I think you've got it, RAV; math is built on human abstraction of real-world experience, including linguistic experience (and indeed math builds its own linguistic experience), so of course it would be dumb to pretend that math transcends human experience. A glance at the history of mathematics further reconnects math to the real-world system being modeled; for example, Isaac Newton invented calculus because he found it was a pain in the ass to model physics with existing math. I think that's what you're saying, and it's certainly what I say.
RAV wrote:Language versus math is misleading, as their processes share the same principles but from different starting points, giving them different specialization without being inherently superiour or with less flaws. The particles of math are often too elemental, and the particles of language are sometimes not elemental enough. Both can be simply inconvenient for certain works. Math is an added tool, not a successor to language.
Language versus math is like Pascal versus Assembly, not wonky esoteric versus precise science.
I find this paragraph strange, as it speaks in generalities without characterizing actual phenomena. Math and language are both semiotic and so not distinct concepts, as I think you're saying. Also, math simplifies even if it requires abstracting, and it presents unambiguous definitions even if this removes character.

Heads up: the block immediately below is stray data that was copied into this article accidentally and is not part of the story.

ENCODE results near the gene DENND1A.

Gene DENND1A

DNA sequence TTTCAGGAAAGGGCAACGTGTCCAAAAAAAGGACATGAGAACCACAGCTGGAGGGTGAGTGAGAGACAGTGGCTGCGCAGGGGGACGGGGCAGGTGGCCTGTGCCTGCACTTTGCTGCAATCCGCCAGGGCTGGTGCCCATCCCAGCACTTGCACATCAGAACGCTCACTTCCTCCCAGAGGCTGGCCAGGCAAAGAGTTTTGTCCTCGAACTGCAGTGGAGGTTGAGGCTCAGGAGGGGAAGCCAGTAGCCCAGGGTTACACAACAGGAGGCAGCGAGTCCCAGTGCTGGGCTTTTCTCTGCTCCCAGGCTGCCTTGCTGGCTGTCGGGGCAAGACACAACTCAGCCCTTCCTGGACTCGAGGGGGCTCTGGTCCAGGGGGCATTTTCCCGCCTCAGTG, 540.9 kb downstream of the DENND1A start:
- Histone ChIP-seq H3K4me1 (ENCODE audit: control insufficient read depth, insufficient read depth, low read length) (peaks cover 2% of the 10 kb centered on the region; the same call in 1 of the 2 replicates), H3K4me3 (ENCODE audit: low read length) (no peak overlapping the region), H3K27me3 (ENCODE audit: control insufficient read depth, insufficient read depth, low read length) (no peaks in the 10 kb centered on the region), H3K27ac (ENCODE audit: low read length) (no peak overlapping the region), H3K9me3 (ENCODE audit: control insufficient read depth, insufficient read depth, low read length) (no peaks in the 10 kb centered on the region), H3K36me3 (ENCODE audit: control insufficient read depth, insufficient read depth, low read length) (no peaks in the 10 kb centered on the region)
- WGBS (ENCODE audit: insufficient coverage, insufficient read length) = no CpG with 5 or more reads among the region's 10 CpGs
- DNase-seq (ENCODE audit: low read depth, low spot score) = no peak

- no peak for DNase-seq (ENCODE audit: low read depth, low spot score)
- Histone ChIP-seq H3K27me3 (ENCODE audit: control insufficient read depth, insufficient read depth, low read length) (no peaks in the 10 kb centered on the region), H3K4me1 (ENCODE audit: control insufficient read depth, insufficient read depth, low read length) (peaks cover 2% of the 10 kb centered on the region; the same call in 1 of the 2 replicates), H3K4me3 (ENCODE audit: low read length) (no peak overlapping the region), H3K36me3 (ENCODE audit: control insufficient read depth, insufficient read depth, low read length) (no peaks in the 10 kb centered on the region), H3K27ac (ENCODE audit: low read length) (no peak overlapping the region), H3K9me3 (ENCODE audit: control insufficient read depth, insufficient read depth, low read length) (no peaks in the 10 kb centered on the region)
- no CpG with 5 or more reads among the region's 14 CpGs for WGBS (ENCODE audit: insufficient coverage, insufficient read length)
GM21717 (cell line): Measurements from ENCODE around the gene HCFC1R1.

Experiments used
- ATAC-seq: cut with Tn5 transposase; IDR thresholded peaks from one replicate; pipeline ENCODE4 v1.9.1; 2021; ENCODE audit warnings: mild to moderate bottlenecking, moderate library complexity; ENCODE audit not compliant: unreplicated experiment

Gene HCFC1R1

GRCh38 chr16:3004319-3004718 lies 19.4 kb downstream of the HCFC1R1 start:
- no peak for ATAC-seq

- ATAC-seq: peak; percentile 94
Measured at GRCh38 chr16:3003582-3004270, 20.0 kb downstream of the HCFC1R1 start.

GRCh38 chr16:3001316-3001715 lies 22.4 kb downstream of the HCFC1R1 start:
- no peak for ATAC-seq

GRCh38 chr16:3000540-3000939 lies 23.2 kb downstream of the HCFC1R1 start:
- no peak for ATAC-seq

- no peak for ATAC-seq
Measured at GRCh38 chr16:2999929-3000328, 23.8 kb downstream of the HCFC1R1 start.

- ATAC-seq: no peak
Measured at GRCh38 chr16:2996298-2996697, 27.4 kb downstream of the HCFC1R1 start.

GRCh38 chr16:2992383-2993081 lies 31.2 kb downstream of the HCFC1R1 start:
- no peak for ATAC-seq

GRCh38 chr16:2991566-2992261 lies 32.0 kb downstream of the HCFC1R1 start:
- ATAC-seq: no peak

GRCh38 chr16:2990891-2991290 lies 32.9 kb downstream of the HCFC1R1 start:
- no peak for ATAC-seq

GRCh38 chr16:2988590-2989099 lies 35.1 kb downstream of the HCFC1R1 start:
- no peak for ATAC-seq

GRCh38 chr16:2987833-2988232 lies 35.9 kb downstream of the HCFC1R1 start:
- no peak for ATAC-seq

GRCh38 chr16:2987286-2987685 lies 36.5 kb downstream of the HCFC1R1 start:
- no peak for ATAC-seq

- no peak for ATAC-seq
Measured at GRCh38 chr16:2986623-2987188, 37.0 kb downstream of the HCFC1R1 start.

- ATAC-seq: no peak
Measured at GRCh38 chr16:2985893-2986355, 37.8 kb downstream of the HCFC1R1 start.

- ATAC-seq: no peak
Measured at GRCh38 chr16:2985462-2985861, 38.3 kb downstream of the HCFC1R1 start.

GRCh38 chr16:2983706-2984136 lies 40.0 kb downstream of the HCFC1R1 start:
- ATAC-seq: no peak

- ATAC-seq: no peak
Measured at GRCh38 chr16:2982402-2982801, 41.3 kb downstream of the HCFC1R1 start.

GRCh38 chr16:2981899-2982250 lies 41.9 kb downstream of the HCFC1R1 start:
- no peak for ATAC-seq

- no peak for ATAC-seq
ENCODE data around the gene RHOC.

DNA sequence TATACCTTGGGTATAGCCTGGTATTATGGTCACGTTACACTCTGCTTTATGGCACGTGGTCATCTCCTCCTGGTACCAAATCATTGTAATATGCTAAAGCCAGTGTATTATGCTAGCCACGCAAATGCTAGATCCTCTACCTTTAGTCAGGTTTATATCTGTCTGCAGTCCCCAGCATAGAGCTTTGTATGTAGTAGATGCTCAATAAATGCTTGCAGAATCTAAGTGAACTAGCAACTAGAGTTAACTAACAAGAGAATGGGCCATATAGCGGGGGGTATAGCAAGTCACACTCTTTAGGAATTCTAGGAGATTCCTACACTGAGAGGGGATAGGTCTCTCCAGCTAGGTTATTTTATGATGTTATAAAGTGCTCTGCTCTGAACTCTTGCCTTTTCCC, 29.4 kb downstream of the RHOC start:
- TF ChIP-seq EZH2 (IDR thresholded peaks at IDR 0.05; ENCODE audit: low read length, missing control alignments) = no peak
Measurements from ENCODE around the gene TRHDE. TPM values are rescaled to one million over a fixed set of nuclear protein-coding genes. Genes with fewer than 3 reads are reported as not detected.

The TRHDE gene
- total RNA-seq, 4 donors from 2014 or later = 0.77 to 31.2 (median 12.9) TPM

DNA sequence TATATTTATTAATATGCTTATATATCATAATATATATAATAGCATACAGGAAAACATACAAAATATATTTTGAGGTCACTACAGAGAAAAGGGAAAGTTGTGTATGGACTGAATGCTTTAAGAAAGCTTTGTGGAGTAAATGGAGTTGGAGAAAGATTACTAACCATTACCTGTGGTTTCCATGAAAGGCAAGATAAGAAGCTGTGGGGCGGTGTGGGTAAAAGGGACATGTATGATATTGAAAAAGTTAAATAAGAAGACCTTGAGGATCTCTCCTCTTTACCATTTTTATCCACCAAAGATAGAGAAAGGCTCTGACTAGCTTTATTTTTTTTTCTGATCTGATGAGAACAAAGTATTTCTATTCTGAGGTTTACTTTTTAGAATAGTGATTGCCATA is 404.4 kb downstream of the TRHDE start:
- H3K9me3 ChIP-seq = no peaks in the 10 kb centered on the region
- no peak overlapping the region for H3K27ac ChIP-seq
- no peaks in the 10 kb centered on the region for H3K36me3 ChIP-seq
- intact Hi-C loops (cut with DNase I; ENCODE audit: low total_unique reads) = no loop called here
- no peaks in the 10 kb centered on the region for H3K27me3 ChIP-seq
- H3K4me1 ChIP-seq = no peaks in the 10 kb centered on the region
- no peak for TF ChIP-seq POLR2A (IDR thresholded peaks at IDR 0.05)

Common language (everyday thought) is more touchy-feely. Toaster ¿good/notgood? depends on ¿does it create toast which I enjoy? Unless I'm trying to engineer the toaster, I don't care about modeling the evaporation of water from the bread's surface. Because we're empathetic creatures, we like our common language to transmit feelings because we can nourish our own emotions in that fashion. Of course, the deduced implications of a statement or action can reveal intent and thereby transmit just as much feeling as looking at a young lady with googly-eyes across a candle lit table. If I say "Take the last train to Clarkesville, and I'll meet you at the station," nearly every element of the statement is mathematical, yet in the Monkees song it substantiates the claim "I must see you again," which in turn transmits the touchy-feely "You are emotionally valuable to me."
Again, RAV, I think these are the phenomena you're hinting at, but I still find your manner of speech foreign.
"Oh, you have promise. But wait until you have more years fall upon you, and you will see what a shell your heart will become."